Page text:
The SEC has proposed to extend by two years a temporary rule that establishes an alternative means for registered investment advisers that are also registered as broker-dealers to meet the requirements of Section 206(3) of the Investment Advisers Act of 1940 (the “Advisers Act”) when they act in a principal capacity in transactions with certain of their advisory clients. Absent SEC action, Rule 206(3)-3T will sunset on December 31, 2012.
The SEC adopted Rule 206(3)-3(T) as a temporary rule in September 2007, as a consequence of the Financial Planning Association v. SEC decision (the “FPA Decision”). In the FPA Decision, the Court of Appeals for the D.C. Circuit threw out Rule 202(a)(11)-1 under the Advisers Act, which provided, among other things, that fee-based brokerage accounts were not advisory accounts and were thus not subject to the Advisers Act. The FPA Decision meant that investment advisers to fee-based brokerage accounts (such as “wrap” accounts) had to register with the SEC as investment advisers, and thus were subject to limitations on principal transactions with their clients and other fiduciary responsibilities.
Section 206(3) of the Advisers Act prohibits registered investment advisers from engaging in principal transactions with their clients unless they obtain written consents for each individual principal transaction. Without an alternative means of compliance with this restriction, many advisers refrained from engaging in principal trades with their clients, including those in fee-based advisory accounts (which, in light of the FPA Decision, were now subject to the Advisers Act), due to the impracticality of promptly obtaining written consents before market action changed the appropriate trading price. A practical consequence of this ruling was that wrap-fee clients could not access securities held in the principal accounts of their advisory firms. To access these securities, clients would have to open a traditional commission-based brokerage account, instead of trading through an advisory account with an asset-based fee.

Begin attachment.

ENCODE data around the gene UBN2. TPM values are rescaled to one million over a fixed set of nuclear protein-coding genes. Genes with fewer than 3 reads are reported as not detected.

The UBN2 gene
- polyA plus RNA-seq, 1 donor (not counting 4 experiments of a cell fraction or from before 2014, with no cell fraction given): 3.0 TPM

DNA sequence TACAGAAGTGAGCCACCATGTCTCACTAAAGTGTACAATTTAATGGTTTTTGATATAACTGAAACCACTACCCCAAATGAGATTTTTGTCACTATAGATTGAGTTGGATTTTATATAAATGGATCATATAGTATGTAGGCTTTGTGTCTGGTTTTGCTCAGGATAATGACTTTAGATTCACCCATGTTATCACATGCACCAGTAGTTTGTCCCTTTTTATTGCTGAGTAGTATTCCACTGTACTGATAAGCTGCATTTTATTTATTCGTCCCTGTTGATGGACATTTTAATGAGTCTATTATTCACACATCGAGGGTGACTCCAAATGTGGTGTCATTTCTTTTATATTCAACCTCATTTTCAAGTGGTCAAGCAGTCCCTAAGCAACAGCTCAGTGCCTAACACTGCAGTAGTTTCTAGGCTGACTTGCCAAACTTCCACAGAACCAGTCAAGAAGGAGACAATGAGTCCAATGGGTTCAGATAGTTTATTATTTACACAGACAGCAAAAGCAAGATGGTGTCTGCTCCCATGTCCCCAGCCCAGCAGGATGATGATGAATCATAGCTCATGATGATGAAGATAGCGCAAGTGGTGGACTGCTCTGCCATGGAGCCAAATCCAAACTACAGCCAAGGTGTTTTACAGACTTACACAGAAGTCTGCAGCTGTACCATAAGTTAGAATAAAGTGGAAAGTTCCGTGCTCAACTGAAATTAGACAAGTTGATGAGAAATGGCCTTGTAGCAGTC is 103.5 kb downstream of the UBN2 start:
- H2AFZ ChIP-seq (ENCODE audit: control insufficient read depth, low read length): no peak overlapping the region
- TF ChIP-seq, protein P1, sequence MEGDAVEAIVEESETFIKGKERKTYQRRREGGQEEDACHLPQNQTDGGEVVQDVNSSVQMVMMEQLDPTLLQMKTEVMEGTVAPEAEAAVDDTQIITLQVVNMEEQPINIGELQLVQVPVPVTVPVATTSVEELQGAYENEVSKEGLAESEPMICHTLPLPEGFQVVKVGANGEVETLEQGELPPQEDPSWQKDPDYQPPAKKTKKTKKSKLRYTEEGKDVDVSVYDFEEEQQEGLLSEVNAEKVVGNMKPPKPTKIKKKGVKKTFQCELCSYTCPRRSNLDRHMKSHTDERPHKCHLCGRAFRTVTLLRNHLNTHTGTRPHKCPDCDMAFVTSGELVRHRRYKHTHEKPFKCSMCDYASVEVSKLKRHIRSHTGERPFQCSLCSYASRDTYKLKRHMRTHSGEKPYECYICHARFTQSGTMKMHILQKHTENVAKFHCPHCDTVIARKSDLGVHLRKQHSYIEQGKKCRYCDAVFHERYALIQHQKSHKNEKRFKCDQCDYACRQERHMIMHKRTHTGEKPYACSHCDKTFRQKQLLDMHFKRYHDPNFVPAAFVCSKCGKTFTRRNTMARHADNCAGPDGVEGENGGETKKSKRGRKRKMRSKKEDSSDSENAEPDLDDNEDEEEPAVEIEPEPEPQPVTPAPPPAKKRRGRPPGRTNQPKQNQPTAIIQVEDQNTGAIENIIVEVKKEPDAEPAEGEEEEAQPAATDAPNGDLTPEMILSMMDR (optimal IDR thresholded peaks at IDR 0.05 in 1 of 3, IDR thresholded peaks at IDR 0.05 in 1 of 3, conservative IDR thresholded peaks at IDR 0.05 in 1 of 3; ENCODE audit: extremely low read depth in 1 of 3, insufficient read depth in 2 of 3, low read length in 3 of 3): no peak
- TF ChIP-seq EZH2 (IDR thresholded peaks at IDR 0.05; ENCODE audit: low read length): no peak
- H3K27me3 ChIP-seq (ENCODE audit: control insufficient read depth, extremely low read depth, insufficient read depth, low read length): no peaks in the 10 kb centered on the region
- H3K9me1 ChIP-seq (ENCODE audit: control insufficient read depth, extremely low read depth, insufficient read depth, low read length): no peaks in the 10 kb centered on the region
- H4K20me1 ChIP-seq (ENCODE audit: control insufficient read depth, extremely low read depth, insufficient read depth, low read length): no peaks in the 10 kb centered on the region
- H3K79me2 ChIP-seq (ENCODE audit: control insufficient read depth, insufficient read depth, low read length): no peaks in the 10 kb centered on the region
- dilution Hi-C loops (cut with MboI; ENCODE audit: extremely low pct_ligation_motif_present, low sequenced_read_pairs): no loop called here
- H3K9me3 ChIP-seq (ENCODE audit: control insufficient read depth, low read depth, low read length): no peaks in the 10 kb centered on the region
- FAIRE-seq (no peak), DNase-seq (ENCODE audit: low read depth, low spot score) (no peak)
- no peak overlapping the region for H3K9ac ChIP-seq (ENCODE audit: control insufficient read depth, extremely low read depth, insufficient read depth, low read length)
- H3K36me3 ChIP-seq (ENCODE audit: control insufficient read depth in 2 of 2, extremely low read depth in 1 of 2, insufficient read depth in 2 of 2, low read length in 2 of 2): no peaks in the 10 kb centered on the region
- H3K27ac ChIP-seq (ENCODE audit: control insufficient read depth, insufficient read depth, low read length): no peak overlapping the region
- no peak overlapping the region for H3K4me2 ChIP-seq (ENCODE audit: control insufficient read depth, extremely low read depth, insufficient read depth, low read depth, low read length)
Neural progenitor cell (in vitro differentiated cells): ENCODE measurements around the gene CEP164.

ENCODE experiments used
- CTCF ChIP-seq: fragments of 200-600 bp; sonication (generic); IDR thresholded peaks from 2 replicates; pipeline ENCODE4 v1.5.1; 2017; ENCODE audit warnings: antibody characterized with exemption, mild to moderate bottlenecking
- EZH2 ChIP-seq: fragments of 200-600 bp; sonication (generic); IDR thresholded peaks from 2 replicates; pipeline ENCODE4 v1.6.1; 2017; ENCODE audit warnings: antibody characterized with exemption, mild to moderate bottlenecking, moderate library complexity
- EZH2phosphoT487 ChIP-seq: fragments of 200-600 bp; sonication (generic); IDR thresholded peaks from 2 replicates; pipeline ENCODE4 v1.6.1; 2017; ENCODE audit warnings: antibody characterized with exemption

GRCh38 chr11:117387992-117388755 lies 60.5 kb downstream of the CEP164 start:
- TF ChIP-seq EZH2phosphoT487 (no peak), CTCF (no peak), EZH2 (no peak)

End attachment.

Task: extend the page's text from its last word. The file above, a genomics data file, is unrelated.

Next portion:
Rule 206(3)-3T provided an alternative means for investment advisers to comply with the limitations of Section 206(3). Among other things, the adviser must make certain disclosures to clients about conflicts of interest and obtain written, revocable consents that prospectively authorize principal transactions. Under these circumstances, the Rule then permits the investment adviser to obtain either written or oral consent from the client with respect to each individual principal transaction. The availability of oral consent facilitates prompt decisions before there are changes in the market price of the security.
The SEC proposed the amendments to Rule 206(3)-3T on October 9, 2012. The comment period ends 30 days after the publication of the notice in the Federal Register.